Green Bay Packers

Youth Is Not An Excuse For Green Bay

Photo Credit: Tork Mason/USA TODAY NETWORK-Wisconsin/USA TODAY Sports

Brian Gutekunst knows what the perception of the Green Bay Packers is around the league. The franchise traded quarterback Aaron Rodgers and lost Allen Lazard, Randall Cobb, Robert Tonyan, and Marcedes Lewis in free agency. They didn’t add any external veteran players. Therefore, it’s fair to expect a transition year with ups and downs for the young squad. But that shouldn’t — and won’t — change what the Packers intend to do: compete.

“I know there’s been a lot of talk about the youth and all that, but it’s no excuse. I don’t think it was intentional to be young,” Gutekunst said during his media availability earlier this week. “I think our intention was to be athletic, fast, and have a really competitive camp so the best guys rose to the top, and I think that’s what we accomplished. But it wasn’t just to be young.”

After digging into Packers’ numbers from last season, Barney Stinson’s theory that “new is always better” might apply. Therefore, addition by subtraction could be an important factor in Green Bay.

When Allen Lazard and Randall Cobb were off the field last year, Aaron Rodgers‘ QBR was 62.2. The number dropped to 39.2 when one or both were on the field, a 23-point difference, enough to drop him from fifth to 26th on ESPN’s stat. That doesn’t necessarily mean that Lazard and Cobb were bad, but sometimes Rodgers forced the ball to them, looking for known commodities when the young players were in better positions to execute and produce. That’s something the Packers intentionally want to avoid in the new era.

“These guys were brought in for us to be better – better than we were last year,” Gutekunst added. “They were all brought here for a reason. They’ve got to come together as a team, and that takes a lot of time and effort. Certainly guys that have more experience are more used to that. But the expectations don’t change.”

The Packers have by far the youngest receiving weaponry in the league — not only this year but in the past six years. Every wide receiver is a rookie or second-year player. Every tight end is, too, except for Josiah Deguara.

Green Bay’s pass-catchers (age):

There might be issues because of that. Drops, wrong routes, technique mistakes. But it’s not like veteran players don’t make mistakes, either. Last year, we frequently saw miscommunications between Aaron Rodgers and wide receiver Sammy Watkins, who the Packers released during the season. So why would Green Bay sign veterans just to take opportunities and reps of the young players?

“I do think there’s going to be times this year where, because there were so many knowns before, that we have an opportunity to grow and grow fast,” Gutekunst added. “And that’s exciting.”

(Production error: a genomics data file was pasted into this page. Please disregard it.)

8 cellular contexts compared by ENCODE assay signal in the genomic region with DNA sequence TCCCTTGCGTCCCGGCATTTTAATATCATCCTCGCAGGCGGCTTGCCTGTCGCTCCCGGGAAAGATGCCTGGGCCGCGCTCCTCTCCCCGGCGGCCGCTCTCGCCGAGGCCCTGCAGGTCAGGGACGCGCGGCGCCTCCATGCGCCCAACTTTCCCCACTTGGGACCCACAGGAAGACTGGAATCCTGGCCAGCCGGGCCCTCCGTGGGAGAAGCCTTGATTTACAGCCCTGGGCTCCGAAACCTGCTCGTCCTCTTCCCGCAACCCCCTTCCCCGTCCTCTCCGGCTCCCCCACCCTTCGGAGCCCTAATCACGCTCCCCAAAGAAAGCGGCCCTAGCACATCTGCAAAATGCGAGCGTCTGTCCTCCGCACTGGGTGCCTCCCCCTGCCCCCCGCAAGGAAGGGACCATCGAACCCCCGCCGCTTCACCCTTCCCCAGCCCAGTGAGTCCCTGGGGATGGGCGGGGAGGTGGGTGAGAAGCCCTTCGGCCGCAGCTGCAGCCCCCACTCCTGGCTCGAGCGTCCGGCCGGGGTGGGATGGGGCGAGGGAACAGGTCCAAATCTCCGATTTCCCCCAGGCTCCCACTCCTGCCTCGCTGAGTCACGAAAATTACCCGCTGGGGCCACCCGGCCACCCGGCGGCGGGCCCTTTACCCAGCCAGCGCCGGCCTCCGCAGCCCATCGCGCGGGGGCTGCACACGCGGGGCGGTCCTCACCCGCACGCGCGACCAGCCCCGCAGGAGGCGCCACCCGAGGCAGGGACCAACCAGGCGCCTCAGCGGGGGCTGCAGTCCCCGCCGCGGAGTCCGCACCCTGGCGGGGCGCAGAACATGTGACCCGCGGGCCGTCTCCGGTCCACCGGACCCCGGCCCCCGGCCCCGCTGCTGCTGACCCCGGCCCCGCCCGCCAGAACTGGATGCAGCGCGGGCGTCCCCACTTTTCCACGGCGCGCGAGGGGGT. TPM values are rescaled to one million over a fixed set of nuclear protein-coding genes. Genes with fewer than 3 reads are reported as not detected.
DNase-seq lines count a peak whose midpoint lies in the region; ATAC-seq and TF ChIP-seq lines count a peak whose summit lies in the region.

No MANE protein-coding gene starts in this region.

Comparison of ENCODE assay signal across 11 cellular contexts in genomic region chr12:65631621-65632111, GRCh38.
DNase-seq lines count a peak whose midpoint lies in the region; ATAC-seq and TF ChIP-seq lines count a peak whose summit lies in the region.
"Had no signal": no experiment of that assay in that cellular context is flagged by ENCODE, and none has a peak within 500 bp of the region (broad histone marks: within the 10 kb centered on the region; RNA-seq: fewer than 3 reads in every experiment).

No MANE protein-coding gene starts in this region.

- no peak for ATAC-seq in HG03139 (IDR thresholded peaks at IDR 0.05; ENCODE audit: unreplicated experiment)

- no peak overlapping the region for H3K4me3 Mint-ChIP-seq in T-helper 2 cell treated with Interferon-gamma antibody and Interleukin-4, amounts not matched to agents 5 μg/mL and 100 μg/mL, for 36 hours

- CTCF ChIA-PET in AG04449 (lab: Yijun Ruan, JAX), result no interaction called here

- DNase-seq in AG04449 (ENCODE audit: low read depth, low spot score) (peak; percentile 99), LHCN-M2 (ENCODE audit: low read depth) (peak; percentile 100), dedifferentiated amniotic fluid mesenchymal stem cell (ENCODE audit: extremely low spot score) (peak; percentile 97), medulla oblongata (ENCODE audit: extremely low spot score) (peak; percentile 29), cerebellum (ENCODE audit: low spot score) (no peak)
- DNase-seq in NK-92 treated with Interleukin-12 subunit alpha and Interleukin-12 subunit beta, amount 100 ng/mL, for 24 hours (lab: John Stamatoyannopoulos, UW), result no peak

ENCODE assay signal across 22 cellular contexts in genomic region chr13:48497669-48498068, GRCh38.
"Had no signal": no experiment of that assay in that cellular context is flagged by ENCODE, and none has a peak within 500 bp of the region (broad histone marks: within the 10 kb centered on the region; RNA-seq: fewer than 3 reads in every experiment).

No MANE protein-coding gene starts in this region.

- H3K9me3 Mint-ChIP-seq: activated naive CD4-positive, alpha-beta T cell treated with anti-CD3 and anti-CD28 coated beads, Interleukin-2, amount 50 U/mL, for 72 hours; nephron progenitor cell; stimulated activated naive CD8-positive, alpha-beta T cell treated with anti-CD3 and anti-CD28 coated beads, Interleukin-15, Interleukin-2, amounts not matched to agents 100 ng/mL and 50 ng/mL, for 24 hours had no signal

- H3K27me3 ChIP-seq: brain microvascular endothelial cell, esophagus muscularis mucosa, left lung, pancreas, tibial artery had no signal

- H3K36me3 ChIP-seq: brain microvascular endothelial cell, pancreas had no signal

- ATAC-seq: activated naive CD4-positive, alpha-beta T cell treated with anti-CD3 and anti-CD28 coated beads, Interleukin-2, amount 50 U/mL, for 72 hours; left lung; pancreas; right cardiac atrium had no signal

Process to reach the ceiling

The Packers certainly have a much lower floor than they had in the past few years. But the results in 2022 were bad anyway, and the team missed the playoffs for the first time in the Matt LaFleur era. So what was preventing them from looking for the higher ceiling? That’s the plan now. It might take some time, and the growth might not be linear, but the Packers expect to build a long-term structure.

“I’m sure there’s going to be a lot of learning along the way, but we feel really good just about the overall speed, athleticism, and (that we have) guys that love football and love to compete,” Matt LaFleur mentioned. “You can’t get totally focused on the outcome. I’m a process-driven guy anyways, and I think our coaches and players are as well. And so, you just take everything in stride.”

And the process is so important for this new team. Sometimes, the young guys may get away with mistakes because they are so talented. Other times, they can execute the right way and be unsuccessful for a variety of reasons. But in the long run, doing the right thing will allow the team to grow together and be more reliable.

In the current version of the NFL, building a strong offense, especially in the passing game, is the most sustainable and predictable way to have a good overall team. And in a league in which teams have been pushed to the middle, sometimes it’s necessary to take a step back to advance more steps later. That’s what the Packers are trying to do.

It has never been intended to be a full rebuild. But the Packers are willing to go through the growing pains because they know how strong the offense can be on the other side.

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Photo Credit: Tork Mason/USA TODAY NETWORK-Wisconsin/USA TODAY Sports

The Green Bay Packers are hot. They’re trendy. On the heels of three straight wins, they’re now the team no one wants to face in the playoffs. […]

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